After a third suggestion by my nurse practitioner that I might like to try a gluten free lifestyle to alleviate some of my digestive and inflammatory issues, I decided to give it a try just after the new year. I didn’t do any research. I just gave up wheat, barley, rye and sugar. Also dairy for a short while. I was determined to see it through, at least for a month. An experiment. I would bring my curiosity and journal along for the ride, find new recipes, explore gluten free grocery isles and play! What I didn’t anticipate was that I would get ill, flu like symptoms without the fever, from the withdrawal of wheat and sugar. In a conscious effort to tap into my resilient spirit, I was not about to give up, so I googled and found a blog by the author of Wheat Belly Diet, Dr. Davis on Wheat withdrawal.
I followed the advise in his blog, added supplements, gave myself lots of extra rest, nurturing and compassion, as I counted the hours and days to feeling better. In those days I experienced so many emotions. I felt blessed to have the privilege of purchasing quality, fresh foods from our farmer’s market. I was grateful to be taking good care of myself. I also felt deprived, all alone, and pissed off as I watched my husband and others eat “the usual”. I was overcome with rampant fear. SCARCITY. I was stewing in lack. I was now deprived of my most favorite foods and actually hoped I wouldn’t feel any better and could skip this whole silly experiment.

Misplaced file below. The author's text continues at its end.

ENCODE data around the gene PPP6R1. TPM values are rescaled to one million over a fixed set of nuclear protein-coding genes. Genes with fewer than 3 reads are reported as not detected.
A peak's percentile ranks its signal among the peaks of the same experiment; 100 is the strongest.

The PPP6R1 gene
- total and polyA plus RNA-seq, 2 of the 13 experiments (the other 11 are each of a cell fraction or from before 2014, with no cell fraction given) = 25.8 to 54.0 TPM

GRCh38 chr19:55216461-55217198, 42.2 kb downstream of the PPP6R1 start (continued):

I don’t know if I could’ve shifted this feeling of deprivation if it were not for the groundbreaking research of Dr. Brené Brown. She writes and teaches about our current scarcity culture. We are steeped in not enough — not thin enough, not rich enough, not smart enough. We don’t get enough sleep. We don’t get enough vacation. Our outer and inner worlds just aren’t enough! From the perspective of scarcity, what I thought would bring me renewed vitality and health was doing less than nothing, a waste of time and effort, because for those few days I was focused on deprivation, choosing scarcity rather than gratitude, scarcity rather than enough. I had lost sight of how blessed I am to even have the knowledge, privilege and means to make this kind of change in my life. After I allowed myself to whine and feel deprived, I made the choice to step into ENOUGH. I no longer say “I can’t”, but “I choose”. I affirm that the foods I choose are enough. The lifestyle I choose is enough. The rest I get and work I do are enough. My life is enough. And at the end of each day, no matter how I’ve succeeded or failed in fulfilling my own expectations, I truly am enough. P.S. I’m sticking with it. I feel better. And that is enough.